I got my flu inoculation this past week. An innocent jab in the upper left and that is it for the year. Wonderful invention for those over 50.
Likewise, the SARB (South African Reserve Bank) has started giving us its anti-Yellen inoculation. Only it isn’t an innocent jab in the upper left arm, but a few vicious punches where it hurts. The first one was given last January, and there are 12-15 more months to go to showtime with Yellen.
It is called strategic preparation for what’s coming. And what’s coming isn’t funny.
That said, SARB is the first one to admit, in public without qualifications, that it isn’t quite clear what exactly it is that’s coming, aside of Yellen at some point raising US rates from zero now to somewhere else next.
That’s the truth. And we better be ready for it.
For if you aren’t, markets have a way of weighing you, especially available returns and perceived risk. And if found too light-weight, they tend to sell you.
Such anti-social behaviour can have all kinds of consequences having a direct bearing on the SARB’s main mandate, namely containing inflation 3-by-6.
If that sounds like a fish cake, or the dimensions of a grave, or the bullseye of a roving eye in the sky, that is entirely coincidental and unintended.
The presumption is that, like last year in preparation for QE tapering, once the Fed starts to raise rates, global risk/return configurations will adjust, too.
And if you don’t come fully prepared to that pyjama party, you may end up fully stripped. That means much weaker Rand, higher inflation and expectations, more risk, more disrupted than ever.
Whereas stability, lower risk, lower premiums, lower inflation, lower interest rates, better growth is really what we want.
Interestingly, this is the One-and-Only scenario SARB is prepared to publicly consider and is not so quietly preparing us to face, even if the timing will be totally opportunistic.
For the Feds don’t know when they will move, how fast and to what end destination, except vague promises of slow and higher, designated by dots, and these a moving feast between meetings.
And SARB has no way of knowing how markets will respond, at what speed, except being nearly certain they will move.
It sounds like a situation that if you wait too long to see what happens, the trigger happy will overwhelm you. So better be an early mover, prepare the new trenches 500 miles behind the front, make a strategic withdrawal during the night, and when the terrifying moment comes, be happily ensconsed in new defences, ready to give battle.
So how much is this supposed too cost us?
Well, not too much for the economy is still on its face, and various unions and state enterprises are working overtime to keep it there. And that’s bad.
Also, we don’t really know how gentle or horrible Yellen will get, or for that matter how demanding and grasping markets will get.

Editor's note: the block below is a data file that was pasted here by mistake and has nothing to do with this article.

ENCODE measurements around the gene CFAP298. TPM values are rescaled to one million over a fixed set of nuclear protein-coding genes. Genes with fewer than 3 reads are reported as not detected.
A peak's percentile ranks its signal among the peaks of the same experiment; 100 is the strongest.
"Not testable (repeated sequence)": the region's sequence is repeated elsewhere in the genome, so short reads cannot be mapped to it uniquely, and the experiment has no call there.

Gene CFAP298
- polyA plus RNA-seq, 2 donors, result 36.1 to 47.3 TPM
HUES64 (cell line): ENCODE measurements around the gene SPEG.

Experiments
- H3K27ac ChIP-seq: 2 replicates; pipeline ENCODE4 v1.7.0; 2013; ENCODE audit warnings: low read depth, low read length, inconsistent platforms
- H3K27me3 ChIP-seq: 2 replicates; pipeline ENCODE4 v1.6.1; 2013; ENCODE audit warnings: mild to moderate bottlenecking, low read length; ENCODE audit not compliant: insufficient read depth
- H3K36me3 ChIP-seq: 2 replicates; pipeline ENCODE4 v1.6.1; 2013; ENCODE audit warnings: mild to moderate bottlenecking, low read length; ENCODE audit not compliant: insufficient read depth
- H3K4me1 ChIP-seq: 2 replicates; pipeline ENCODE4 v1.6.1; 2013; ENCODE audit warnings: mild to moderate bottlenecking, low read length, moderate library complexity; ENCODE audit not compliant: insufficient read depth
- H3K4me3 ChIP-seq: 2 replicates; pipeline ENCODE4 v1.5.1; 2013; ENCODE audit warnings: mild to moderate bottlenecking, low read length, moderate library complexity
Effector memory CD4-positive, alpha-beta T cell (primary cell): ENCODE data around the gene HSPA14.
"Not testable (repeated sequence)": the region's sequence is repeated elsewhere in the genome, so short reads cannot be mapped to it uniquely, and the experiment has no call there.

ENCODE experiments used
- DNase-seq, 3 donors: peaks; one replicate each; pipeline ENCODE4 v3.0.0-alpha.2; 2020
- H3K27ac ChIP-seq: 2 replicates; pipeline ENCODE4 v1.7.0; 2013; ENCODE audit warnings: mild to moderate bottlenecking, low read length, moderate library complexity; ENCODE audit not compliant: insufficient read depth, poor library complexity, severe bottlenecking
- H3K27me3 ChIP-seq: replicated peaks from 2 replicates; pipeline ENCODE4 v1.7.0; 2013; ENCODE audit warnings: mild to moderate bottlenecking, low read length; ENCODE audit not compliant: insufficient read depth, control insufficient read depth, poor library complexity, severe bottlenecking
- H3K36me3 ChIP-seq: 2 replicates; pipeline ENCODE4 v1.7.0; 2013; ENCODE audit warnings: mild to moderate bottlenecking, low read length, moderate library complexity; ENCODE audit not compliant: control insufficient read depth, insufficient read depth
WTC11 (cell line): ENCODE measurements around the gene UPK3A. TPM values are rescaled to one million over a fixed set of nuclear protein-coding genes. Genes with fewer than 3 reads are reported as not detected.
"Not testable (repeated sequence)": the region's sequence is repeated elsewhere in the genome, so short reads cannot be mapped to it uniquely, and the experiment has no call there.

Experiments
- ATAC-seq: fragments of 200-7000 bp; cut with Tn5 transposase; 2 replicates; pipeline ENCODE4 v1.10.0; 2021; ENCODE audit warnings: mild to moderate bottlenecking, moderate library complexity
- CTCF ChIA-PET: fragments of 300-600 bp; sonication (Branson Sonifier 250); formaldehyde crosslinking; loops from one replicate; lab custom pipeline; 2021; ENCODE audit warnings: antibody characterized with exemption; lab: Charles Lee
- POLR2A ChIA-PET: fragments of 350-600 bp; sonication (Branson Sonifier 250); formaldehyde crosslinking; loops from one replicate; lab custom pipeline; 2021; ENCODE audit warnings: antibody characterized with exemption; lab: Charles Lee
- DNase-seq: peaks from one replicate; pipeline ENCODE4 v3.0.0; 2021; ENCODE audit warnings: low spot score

What will be the minimum we can get away with, plus a comfort buffer?
This sounds remarkably like a scenario with many subplots. My money is on the US expansion remaining very steady, the resource uptake to be very modest, for inflation to keep undershooting, and for the Fed to only very gradually lift its rates during 2015-2017, and possibly not so high (half) as what tradition would by now be demanding.
We don’t really know exactly where the Americans are heading or their speed and the same is true for us, with risk premium complications to booth. It makes SARB very cautious but not overhasty.
So no rate increase before an election but a slam dunk reality immediate after one? Fair enough. That gets us 1% cumulative off the floor, but the repo rate at 6% still only neutral in real terms. That’s not much of a strategic fallback position or buffer.
If FedFunds is on its way to 3% (+1 or +2% in real terms, depending on US inflation), by say 2018, how much more EM premium are we supposed to add?
Could we get away with an extra +1% or is that too little? Bearing in mind our poor economy shows no signs of acceleration and only a strong presence of severe intimidation, the kind that keeps business confidence troubled and focused on growth activities elsewhere.
Anyway, we have done only +0.5% so far, with prime now 9%. In surfing terms, you may want to stay ahead just off the building wave crest in order to ride it. So perhaps another hike here and another one there to keep market tone healthy ahead of the Fed start in 2015, with us hiking overall 3%-4% by 2018, giving us prime 12-13%.
But the problem with one-horse towns is that all bets are off when another stallion walks in. His name could be Putin, he has in fact been sighted, he might catch Europe and the ECB completely off guard with off-the-wall behaviour unacceptable to America that may lead to complications having the effect of depressing European growth and inflation and cause ECB president Draghi to do a Bernanke 2009.
That could cause severe turbulence and cross-currents in global markets very much at variance with the Fed intention (and in fact inviting her to stand down and delay?).
In which case our Rand could even firm beyond expectations and our rates might have to be cut, quite different from the One-and-Only view we are being force-fed daily.
That makes the whole timing thing even more opportunistic.
Do not, therefore, assume to have the final answer even if the markets offer you a price. What certainty is there they are pricing right as to actually pricing the future wrong with so many unknowns clouding the outlook?
But that won’t prevent anyone laying bets. It certainly will be the horse race of the decade, especially if the European mare gets in on the act, too. And if she proves to be on heat, the fat will really be in the fire.
Issued by Cees Bruggemans – http://www.bruggemans.co.za/